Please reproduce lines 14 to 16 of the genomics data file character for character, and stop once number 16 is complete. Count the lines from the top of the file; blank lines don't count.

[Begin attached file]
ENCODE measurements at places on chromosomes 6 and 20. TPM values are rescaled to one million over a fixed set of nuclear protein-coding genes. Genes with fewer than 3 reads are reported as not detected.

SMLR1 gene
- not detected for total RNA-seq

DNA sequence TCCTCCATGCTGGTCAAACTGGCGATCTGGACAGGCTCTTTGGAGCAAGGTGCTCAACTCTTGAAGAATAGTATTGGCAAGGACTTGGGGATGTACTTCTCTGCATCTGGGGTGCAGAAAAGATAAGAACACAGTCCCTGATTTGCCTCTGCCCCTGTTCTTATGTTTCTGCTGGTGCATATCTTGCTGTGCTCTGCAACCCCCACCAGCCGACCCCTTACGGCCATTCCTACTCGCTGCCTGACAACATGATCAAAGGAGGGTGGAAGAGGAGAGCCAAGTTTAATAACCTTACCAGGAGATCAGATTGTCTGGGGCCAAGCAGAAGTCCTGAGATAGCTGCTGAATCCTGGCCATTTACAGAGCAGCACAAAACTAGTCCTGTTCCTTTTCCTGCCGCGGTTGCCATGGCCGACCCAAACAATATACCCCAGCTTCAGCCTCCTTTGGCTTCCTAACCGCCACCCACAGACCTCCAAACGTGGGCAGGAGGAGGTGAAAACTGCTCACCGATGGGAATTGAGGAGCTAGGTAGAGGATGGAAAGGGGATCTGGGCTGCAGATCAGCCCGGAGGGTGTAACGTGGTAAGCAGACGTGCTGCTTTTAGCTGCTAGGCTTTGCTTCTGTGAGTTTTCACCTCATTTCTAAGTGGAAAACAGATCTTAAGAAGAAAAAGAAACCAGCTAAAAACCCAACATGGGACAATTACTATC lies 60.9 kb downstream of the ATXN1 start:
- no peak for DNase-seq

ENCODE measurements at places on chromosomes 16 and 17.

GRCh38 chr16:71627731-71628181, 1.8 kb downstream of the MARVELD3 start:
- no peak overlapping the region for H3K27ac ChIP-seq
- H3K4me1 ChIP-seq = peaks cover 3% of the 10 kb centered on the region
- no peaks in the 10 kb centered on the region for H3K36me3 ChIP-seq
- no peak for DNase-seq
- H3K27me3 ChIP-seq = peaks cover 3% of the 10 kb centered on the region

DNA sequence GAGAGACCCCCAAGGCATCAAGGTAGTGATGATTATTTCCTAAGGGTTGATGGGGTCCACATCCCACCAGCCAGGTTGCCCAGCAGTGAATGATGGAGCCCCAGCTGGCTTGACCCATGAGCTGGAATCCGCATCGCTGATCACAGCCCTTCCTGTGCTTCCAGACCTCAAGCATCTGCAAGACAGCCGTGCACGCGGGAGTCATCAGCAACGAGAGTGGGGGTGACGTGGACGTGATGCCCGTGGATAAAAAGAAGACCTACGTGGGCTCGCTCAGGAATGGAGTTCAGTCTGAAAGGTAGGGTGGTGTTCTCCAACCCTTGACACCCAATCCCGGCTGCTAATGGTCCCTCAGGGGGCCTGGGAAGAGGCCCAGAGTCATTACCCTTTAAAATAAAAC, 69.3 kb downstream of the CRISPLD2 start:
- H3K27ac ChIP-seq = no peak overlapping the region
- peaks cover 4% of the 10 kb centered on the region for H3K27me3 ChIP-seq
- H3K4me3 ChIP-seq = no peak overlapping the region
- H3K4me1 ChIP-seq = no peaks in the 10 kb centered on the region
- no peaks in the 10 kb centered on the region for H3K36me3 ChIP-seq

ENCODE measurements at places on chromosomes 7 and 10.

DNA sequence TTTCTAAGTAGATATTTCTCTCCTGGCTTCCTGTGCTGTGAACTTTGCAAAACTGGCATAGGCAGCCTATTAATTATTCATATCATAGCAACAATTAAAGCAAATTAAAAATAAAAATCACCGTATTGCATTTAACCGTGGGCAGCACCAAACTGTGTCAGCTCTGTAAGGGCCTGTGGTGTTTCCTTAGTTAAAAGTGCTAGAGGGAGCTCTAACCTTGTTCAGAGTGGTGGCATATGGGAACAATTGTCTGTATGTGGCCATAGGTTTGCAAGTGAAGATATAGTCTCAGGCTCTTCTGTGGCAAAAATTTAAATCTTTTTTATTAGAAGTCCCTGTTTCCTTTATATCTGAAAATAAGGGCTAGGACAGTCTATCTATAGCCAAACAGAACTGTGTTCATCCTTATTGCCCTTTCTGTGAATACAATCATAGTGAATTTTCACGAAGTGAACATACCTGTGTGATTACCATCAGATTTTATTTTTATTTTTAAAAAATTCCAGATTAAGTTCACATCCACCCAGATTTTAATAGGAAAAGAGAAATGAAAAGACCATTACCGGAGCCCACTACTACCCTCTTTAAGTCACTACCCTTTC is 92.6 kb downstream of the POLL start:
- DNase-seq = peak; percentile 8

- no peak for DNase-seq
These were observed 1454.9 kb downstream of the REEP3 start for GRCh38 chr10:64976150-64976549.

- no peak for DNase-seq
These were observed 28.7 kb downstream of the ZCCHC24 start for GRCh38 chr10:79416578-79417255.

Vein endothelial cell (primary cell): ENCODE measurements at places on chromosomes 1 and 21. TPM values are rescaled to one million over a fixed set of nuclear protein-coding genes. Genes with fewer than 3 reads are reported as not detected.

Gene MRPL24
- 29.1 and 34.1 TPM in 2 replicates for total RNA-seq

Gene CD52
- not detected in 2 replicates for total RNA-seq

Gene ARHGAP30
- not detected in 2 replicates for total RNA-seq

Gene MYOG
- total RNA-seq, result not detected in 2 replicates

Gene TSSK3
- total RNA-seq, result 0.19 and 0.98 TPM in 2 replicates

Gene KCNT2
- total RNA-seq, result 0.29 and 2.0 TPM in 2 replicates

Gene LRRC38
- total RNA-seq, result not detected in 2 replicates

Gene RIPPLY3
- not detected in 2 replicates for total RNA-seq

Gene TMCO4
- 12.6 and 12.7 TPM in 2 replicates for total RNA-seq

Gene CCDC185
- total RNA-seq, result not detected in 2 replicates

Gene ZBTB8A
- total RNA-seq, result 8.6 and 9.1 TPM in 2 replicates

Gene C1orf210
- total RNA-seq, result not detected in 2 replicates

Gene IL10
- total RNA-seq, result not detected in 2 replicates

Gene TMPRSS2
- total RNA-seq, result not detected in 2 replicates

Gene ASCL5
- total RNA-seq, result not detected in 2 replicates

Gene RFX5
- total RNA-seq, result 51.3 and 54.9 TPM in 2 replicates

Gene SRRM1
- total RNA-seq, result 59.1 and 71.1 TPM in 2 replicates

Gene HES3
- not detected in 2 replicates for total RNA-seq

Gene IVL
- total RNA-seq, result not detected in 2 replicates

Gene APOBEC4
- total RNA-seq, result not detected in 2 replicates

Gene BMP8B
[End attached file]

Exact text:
- H3K27ac ChIP-seq = no peak overlapping the region
- peaks cover 4% of the 10 kb centered on the region for H3K27me3 ChIP-seq
- H3K4me3 ChIP-seq = no peak overlapping the region